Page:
Researchers at the Rotterdam School of Management carried out the study using a series of experiments to test a theory of languages and emotions.
It found that although a large proportion of global advertising uses English, it elicits weaker emotions in a large number of consumers.
Stefano Puntoni, from the marketing management department at RSM, said: "There are valid reasons to advertise in a foreign language. To keep costs down for a global campaign, for example, or to build an international image. But the emotional intensity will be blunted."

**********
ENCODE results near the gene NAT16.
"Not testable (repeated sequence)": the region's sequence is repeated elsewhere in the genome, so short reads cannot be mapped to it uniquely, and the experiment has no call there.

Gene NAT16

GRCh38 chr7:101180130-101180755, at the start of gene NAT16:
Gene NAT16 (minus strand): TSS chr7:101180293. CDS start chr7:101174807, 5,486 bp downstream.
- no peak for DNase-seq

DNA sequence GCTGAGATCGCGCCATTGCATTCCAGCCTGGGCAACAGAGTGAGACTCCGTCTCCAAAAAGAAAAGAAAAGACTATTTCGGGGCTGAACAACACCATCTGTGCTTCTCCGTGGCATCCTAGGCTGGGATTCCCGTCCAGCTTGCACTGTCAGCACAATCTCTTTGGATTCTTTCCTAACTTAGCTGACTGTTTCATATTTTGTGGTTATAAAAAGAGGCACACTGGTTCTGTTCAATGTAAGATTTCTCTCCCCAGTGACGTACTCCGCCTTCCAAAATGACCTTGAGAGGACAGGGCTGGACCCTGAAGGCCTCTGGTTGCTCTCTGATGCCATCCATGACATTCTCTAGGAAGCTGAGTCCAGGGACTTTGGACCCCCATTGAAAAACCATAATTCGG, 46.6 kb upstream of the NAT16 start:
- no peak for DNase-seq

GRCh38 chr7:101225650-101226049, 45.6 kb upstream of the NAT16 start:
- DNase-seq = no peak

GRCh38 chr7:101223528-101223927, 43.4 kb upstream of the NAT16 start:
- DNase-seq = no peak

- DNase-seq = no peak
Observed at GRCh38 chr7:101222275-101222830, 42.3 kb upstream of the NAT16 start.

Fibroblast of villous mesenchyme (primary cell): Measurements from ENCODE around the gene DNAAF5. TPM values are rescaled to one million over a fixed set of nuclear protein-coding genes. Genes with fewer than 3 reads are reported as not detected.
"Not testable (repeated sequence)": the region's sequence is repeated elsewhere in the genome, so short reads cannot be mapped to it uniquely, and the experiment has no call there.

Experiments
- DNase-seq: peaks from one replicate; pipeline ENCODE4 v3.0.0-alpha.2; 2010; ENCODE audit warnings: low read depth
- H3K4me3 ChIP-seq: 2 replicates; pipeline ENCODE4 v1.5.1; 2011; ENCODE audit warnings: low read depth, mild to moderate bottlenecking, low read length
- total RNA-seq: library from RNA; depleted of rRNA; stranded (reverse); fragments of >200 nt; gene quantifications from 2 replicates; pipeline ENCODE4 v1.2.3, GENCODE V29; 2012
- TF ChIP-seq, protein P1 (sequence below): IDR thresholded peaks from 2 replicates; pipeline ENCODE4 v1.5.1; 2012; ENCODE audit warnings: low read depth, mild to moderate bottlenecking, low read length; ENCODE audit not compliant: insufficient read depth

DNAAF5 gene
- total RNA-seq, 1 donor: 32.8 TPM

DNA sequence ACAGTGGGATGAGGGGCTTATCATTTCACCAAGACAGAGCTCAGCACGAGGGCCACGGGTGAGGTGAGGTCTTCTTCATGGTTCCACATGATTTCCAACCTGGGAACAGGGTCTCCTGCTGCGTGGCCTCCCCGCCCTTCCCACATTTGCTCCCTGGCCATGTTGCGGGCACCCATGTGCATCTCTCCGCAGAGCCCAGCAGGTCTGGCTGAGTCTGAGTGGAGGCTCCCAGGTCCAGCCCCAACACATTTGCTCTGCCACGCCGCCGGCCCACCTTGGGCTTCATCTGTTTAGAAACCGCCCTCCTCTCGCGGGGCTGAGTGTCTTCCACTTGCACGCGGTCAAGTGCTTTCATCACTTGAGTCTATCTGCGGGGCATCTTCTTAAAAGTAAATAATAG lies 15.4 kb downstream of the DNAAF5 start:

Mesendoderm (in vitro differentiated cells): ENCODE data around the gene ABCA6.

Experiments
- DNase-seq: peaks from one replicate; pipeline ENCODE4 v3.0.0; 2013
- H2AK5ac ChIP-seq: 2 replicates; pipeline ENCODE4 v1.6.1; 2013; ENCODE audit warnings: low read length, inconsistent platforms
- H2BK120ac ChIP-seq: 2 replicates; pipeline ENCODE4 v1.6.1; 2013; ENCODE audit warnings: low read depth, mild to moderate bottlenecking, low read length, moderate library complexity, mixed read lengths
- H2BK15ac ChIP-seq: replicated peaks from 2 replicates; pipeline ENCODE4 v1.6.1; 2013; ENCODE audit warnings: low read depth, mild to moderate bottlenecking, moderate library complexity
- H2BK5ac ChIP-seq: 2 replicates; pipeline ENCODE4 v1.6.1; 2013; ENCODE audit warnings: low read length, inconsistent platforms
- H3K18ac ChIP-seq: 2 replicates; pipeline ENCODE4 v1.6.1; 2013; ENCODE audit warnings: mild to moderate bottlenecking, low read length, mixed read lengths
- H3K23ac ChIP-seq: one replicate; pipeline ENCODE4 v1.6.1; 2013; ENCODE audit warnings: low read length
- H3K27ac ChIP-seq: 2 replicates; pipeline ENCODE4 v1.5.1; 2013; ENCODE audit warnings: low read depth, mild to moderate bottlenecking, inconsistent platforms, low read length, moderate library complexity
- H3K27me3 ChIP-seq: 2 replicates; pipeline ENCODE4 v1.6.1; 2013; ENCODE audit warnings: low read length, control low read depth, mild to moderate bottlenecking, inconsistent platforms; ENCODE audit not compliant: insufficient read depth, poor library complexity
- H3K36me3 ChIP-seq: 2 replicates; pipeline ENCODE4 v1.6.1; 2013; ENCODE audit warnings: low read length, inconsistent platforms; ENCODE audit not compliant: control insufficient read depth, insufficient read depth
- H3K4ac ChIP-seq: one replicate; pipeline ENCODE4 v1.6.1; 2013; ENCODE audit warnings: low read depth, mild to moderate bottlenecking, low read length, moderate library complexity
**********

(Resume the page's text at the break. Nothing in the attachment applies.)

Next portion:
The research shows that people associate certain words with past experiences. On hearing or reading a word an emotional response is triggered by subconsciously reminding people of events in their memory.
Puntoni contributed to the research paper, Bilingualism and the Emotional Intensity of Advertising Language, which will be published in the Journal of Consumer Research in April 2009.